Did you know that most employers can fire you for no reason at all? That’s right, it’s called “employed at will.” While you can’t legally be fired based on your race, gender, religion or disability, you can still be fired for no reason and they don’t actually have to disclose why you were fired. In some states you can still be fired just for being gay, of course. This is America, after all.

It’s Best to Surrender Your Sense of Pride Immediately

Maybe it was just me, or my set of circumstances, but I found that I had a very hard time being right. Or on the occasions that it was agreed that I was right, it didn’t matter because of one circumstance or another and we had to do the wrong thing, make the wrong choice, go the wrong way, and usually it was because it was what the client wanted.

It’s the client’s money, after all, and the client’s product when all is said and done. But one funny thing about creative endeavors is that everyone has an opinion, whether it’s informed or not, and it’s arrived at in arbitrary ways and doesn’t really require logic to get there. Some people like blue. Some people like green. And some people like teal.

A pause while I say a few words about teal: I don’t hate teal, but for me, “teal” has become a word fraught with hidden meaning, because I have a very distinct and powerful memory about a particular project involving a color scheme for a certain product and the client insisted on going with teal, because their agency of record (a company I think had their collective head up their collective ass) had established that teal was going to define this product in all branding documents and material. If you’ve ever had to try to work with teal, you may know that it’s a very distinctive color and somewhat challenging to work around. The color “teal,” for me, signifies defeat, surrender, and giving up everything one believes. There was simply no way to fight against it, no matter how poorly teal folded in to the company’s established color scheme, because it was a done deal. Even though, honestly, it wasn’t — but it became the battle around which everything else circled like vultures, and having lost the teal war meant giving in on everything for that client from that moment onward. I was always wrong, because I was wrong about teal.

Over the course of my short career as a creative director, perhaps I wasn’t the gruff, annoying, finger-pointing asshat that I was supposed to be. Part of a creative director’s job is to sit at the meeting table and be immovable in one’s convictions. The problem with that position occurs when your management team tells you one thing, but does another. I was often cast as the enemy or the devil behind my back, and then asked to back off from my beliefs or positions creatively because the client didn’t like it.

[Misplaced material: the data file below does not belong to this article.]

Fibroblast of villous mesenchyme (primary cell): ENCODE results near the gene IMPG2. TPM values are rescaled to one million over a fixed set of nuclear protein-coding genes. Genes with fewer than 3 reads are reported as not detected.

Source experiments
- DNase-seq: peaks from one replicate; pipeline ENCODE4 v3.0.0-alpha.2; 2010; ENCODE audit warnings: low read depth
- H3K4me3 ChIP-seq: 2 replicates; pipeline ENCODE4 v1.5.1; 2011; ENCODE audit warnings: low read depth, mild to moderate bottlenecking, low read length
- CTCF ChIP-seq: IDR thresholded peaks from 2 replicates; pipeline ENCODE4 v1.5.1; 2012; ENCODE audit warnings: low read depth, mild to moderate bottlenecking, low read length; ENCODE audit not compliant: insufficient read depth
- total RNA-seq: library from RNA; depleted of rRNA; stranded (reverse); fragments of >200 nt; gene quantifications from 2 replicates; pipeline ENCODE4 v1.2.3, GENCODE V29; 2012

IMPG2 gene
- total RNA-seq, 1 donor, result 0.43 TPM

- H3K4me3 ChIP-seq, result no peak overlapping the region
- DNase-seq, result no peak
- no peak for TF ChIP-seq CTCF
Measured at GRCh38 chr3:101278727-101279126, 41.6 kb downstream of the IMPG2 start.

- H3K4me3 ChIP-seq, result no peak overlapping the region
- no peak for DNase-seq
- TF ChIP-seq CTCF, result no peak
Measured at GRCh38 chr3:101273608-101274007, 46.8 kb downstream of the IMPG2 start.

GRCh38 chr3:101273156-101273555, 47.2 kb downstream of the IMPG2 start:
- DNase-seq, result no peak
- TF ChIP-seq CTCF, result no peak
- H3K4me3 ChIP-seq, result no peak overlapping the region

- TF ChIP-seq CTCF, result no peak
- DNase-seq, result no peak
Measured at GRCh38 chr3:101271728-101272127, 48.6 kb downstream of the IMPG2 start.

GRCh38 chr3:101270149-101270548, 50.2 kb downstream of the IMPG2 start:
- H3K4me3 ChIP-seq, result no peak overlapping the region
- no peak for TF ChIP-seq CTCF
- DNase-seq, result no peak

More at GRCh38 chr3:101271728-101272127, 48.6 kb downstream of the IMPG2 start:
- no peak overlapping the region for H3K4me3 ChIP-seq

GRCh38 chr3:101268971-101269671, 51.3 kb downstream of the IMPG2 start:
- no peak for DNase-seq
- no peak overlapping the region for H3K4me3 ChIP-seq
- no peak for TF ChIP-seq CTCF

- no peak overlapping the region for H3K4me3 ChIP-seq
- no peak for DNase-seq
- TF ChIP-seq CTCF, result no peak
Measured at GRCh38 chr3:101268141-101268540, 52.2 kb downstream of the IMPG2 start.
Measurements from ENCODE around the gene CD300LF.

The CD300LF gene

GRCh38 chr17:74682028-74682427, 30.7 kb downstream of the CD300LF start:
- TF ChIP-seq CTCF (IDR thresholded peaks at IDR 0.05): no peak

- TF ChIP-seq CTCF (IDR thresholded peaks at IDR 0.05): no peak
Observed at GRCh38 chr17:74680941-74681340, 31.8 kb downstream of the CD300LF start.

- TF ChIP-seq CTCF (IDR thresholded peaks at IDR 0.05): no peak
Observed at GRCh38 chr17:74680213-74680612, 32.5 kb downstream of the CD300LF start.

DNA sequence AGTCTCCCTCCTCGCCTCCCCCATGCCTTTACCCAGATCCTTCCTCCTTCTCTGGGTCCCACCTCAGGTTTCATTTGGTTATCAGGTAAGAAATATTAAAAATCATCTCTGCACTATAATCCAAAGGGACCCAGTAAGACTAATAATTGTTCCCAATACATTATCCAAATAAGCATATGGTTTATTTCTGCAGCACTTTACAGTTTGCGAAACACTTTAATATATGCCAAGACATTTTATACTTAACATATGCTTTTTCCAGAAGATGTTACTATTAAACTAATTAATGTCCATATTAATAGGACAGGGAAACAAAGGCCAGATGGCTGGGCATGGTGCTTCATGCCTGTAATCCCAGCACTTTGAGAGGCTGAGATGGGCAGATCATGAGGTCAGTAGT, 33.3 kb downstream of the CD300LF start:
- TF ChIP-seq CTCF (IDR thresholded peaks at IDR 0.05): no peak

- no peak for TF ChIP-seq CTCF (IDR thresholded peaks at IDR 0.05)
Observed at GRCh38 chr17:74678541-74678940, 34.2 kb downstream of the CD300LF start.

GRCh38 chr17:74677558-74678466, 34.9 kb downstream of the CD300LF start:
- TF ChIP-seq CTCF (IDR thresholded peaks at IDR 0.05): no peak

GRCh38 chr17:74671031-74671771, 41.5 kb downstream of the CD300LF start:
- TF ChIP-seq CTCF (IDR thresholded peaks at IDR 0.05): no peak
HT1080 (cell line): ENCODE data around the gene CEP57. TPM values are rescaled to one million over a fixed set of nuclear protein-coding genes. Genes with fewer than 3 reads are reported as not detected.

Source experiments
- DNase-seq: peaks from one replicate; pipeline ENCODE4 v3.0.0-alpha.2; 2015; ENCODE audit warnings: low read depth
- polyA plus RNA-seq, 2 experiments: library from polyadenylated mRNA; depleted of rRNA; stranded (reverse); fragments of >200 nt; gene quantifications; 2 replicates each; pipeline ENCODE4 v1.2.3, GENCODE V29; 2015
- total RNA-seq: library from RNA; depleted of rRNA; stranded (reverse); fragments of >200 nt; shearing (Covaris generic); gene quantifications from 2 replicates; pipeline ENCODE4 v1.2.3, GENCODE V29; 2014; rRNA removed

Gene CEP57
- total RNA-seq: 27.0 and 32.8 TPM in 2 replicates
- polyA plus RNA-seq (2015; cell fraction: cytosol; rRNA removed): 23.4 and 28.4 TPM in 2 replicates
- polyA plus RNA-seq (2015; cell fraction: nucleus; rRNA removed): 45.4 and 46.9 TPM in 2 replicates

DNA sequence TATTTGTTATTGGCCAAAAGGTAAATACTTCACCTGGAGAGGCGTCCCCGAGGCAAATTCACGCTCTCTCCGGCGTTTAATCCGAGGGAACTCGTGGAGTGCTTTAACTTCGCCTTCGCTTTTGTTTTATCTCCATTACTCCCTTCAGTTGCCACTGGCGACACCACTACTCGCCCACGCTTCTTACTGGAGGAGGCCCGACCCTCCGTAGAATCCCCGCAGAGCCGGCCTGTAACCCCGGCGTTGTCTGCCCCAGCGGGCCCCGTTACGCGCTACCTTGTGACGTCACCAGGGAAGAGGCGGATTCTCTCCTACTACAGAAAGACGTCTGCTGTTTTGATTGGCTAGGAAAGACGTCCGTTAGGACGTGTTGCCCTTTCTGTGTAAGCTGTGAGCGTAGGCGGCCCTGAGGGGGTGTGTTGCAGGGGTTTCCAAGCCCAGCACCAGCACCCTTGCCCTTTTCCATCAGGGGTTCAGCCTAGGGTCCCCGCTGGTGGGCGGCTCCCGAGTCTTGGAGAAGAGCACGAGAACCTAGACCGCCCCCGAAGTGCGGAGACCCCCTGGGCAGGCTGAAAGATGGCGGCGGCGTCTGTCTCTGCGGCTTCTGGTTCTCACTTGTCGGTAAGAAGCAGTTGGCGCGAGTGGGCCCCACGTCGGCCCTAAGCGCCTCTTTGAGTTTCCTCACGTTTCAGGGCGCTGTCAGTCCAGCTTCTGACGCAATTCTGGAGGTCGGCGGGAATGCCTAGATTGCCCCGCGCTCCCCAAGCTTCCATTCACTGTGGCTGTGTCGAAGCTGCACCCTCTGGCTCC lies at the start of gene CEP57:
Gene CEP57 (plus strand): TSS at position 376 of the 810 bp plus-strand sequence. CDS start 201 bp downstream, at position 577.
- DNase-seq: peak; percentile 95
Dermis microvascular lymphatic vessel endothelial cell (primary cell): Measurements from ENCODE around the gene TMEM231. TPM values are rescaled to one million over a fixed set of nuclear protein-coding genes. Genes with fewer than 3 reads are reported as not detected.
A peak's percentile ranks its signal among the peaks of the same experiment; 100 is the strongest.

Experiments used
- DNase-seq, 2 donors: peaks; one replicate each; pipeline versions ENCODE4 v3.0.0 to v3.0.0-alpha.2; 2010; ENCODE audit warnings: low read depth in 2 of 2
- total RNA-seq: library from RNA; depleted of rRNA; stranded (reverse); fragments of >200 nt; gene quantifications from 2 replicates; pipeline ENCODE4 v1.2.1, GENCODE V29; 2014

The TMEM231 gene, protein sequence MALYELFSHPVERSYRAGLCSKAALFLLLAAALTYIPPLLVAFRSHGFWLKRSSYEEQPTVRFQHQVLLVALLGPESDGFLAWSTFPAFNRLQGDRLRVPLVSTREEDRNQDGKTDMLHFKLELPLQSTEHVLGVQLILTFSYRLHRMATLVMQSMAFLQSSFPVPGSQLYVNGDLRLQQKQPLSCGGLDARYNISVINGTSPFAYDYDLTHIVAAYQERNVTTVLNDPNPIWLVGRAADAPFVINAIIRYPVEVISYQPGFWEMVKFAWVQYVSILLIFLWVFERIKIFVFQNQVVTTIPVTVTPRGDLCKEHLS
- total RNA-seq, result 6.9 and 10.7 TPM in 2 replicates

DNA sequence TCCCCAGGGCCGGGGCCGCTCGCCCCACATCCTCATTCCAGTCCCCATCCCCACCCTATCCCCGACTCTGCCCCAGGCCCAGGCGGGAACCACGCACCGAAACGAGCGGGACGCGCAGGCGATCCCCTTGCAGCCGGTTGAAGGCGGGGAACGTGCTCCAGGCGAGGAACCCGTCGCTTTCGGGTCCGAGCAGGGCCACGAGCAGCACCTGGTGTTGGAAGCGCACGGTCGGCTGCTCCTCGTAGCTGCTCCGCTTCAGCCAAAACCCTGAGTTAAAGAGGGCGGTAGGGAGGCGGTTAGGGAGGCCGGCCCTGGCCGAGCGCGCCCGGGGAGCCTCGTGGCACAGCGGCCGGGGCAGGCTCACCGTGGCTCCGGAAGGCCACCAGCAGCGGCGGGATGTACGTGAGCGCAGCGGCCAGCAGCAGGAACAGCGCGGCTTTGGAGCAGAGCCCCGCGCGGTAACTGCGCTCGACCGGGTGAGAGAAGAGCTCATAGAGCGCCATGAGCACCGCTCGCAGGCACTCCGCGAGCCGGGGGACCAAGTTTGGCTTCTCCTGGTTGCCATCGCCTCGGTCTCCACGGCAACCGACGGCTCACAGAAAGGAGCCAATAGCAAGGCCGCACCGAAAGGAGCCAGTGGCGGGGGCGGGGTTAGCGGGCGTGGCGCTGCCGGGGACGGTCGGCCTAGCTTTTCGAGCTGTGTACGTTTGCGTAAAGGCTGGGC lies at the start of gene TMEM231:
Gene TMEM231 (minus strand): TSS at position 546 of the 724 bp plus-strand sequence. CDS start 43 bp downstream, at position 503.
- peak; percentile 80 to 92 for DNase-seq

Well, frankly, they’re not supposed to like me, they’re supposed to trust me. I’m pretty sure I was doing good work, but over the course of time, as every decision I made was second-guessed or overruled, I started to lose my confidence in my ability to make creative decisions. So I stopped making them.

It was like a disease I didn’t know I had. It was simply easier, and everyone was happier, if the client made all the creative decisions. Even though a lot of them were bad, wrong and blatantly ugly, all that mattered was the client’s happiness. The surrender of power leached outward into every aspect of my life, and I became incapable of making any decisions at all.

In retrospect, it was my own fault for not being better at articulating why teal is bad. That’s all it comes down to in management of creative endeavors — no matter how much experience you have, or knowledge or training, if you can’t explain why teal is bad (or good) you’re bound to fail.

Beware the Assholes

It was sometimes easy to hate an entire company because the people I was dealing with were, to put it mildly, difficult. Often, the health of the company was the biggest contributing factor. If a company was doing good, the employees felt secure in their jobs, so they were working from a position of power and comfort. If the company was doing poorly, fear was the motivating force and suddenly every decision and every solution came under tight scrutiny and became suspect.
This is completely understandable, since I’ve been there. I know what it’s like not to know what you’re going to be doing tomorrow. I know how it feels to be on shaky ground and to wonder if anyone “up there” has any clue about what the hell they’re doing.

That said, there are also people who are just assholes. No matter the position they’re in, or the health of their company, or who they report to, you’re going to run into assholes. They’re inside your own company, and they’re lurking in the hallways and offices and meetings at your client.
Friend, there’s just nothing you can do about that, except to keep in mind that they are the asshole, and they’re (hopefully) the only one. Deal with them as assholes. Smile and nod and agree with them. They’re always right.

Don’t let them turn you into an asshole, too, because there’s just no recovering from that once it happens. If you get labeled as an asshole, that’s going to stick with you no matter where you go or what you do from then on. And because you become treated like an asshole, your assholishness increases exponentially. Beware!